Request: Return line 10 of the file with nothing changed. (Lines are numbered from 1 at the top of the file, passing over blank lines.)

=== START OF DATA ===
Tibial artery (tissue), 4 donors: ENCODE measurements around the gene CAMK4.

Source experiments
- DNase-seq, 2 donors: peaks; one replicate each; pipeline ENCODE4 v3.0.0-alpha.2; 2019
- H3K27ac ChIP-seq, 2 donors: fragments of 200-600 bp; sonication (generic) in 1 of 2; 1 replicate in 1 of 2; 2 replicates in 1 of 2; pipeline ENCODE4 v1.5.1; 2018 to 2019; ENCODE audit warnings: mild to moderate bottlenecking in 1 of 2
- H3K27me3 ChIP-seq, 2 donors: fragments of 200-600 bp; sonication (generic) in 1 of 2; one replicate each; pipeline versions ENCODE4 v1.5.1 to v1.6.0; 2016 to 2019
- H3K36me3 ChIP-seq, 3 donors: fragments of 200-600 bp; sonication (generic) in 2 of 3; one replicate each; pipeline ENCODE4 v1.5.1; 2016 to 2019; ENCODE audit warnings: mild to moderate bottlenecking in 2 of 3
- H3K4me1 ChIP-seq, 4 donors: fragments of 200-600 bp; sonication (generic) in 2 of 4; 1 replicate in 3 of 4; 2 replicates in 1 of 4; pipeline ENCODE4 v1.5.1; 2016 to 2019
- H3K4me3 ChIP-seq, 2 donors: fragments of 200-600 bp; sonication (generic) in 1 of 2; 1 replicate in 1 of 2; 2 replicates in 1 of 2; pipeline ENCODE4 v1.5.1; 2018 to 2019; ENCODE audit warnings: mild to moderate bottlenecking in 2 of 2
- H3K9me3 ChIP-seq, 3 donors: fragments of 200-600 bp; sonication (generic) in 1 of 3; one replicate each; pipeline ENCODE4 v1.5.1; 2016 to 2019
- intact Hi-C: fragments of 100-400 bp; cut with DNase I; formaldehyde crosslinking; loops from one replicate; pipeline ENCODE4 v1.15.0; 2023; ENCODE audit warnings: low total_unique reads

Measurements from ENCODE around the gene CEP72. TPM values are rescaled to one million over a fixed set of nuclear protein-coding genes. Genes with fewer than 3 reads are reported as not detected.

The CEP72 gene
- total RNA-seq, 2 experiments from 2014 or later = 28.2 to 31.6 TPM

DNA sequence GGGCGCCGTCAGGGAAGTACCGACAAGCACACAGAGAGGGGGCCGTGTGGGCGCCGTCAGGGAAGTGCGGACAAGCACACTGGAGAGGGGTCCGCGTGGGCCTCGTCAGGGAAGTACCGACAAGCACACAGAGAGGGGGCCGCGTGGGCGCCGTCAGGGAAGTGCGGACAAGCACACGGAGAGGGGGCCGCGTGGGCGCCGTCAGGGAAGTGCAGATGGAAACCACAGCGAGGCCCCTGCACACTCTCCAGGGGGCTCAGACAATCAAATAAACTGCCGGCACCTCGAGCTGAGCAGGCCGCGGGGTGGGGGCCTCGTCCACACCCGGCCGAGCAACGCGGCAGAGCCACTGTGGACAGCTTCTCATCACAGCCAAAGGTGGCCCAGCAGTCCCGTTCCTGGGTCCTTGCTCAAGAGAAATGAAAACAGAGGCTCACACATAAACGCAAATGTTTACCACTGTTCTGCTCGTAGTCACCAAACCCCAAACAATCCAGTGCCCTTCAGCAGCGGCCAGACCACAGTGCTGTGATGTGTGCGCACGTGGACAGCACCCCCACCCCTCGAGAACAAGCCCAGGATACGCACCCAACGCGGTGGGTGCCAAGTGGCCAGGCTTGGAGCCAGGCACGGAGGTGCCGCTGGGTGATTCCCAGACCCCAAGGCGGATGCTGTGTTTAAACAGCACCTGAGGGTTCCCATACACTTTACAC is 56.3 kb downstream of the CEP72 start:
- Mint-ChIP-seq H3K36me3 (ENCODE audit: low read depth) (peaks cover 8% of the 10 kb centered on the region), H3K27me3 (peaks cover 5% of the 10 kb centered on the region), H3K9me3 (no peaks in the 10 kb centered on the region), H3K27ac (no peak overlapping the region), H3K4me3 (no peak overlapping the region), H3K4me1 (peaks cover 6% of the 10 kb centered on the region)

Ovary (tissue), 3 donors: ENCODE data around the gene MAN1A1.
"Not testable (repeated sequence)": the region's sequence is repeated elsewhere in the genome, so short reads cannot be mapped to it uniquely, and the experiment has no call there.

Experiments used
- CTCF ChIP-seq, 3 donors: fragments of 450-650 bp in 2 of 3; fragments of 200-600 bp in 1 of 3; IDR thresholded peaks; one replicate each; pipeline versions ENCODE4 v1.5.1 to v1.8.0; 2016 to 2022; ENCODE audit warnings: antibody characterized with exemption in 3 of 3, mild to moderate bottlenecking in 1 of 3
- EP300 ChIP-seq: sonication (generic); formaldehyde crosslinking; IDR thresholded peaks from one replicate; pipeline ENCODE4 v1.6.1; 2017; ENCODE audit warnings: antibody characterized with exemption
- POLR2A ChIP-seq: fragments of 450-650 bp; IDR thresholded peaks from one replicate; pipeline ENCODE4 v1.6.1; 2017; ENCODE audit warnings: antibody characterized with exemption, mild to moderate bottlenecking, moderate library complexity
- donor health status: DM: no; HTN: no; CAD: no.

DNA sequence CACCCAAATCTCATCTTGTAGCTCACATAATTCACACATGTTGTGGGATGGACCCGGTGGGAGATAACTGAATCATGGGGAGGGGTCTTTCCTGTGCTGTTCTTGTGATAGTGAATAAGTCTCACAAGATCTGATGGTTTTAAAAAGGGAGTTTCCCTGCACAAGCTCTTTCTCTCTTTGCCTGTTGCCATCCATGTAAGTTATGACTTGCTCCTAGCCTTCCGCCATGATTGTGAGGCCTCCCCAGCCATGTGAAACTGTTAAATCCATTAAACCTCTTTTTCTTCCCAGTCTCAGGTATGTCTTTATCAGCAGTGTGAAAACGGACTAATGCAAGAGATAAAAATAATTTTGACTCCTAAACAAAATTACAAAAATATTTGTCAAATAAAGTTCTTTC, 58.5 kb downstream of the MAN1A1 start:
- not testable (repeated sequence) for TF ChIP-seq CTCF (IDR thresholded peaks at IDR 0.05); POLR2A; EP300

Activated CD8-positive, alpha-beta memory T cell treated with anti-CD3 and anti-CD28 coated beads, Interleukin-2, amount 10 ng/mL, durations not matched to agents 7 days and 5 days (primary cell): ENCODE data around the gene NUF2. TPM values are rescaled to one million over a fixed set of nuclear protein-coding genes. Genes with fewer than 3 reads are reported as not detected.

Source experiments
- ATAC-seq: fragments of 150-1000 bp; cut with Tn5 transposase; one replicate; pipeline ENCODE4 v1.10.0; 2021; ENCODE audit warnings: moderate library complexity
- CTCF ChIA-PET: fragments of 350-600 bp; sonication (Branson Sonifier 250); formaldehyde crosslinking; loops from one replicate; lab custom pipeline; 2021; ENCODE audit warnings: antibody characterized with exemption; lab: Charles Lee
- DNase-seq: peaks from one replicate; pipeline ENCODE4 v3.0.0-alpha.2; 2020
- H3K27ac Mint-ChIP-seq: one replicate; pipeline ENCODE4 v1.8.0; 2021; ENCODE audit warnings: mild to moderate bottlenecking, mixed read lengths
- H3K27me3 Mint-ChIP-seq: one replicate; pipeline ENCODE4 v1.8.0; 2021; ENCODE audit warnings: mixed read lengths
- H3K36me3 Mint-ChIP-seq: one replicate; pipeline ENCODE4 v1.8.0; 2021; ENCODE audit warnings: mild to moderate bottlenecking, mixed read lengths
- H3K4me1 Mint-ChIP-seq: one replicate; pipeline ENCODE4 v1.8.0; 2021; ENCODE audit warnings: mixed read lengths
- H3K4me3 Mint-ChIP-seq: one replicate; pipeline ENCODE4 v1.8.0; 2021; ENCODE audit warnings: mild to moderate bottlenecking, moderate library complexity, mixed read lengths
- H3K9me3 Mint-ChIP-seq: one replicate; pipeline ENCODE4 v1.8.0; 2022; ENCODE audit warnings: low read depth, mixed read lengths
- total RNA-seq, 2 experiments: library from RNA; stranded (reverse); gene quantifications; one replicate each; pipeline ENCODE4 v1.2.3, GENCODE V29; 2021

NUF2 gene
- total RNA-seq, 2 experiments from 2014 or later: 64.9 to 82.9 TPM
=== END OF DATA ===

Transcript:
- intact Hi-C: fragments of 100-400 bp; cut with DNase I; formaldehyde crosslinking; loops from one replicate; pipeline ENCODE4 v1.15.0; 2023; ENCODE audit warnings: low total_unique reads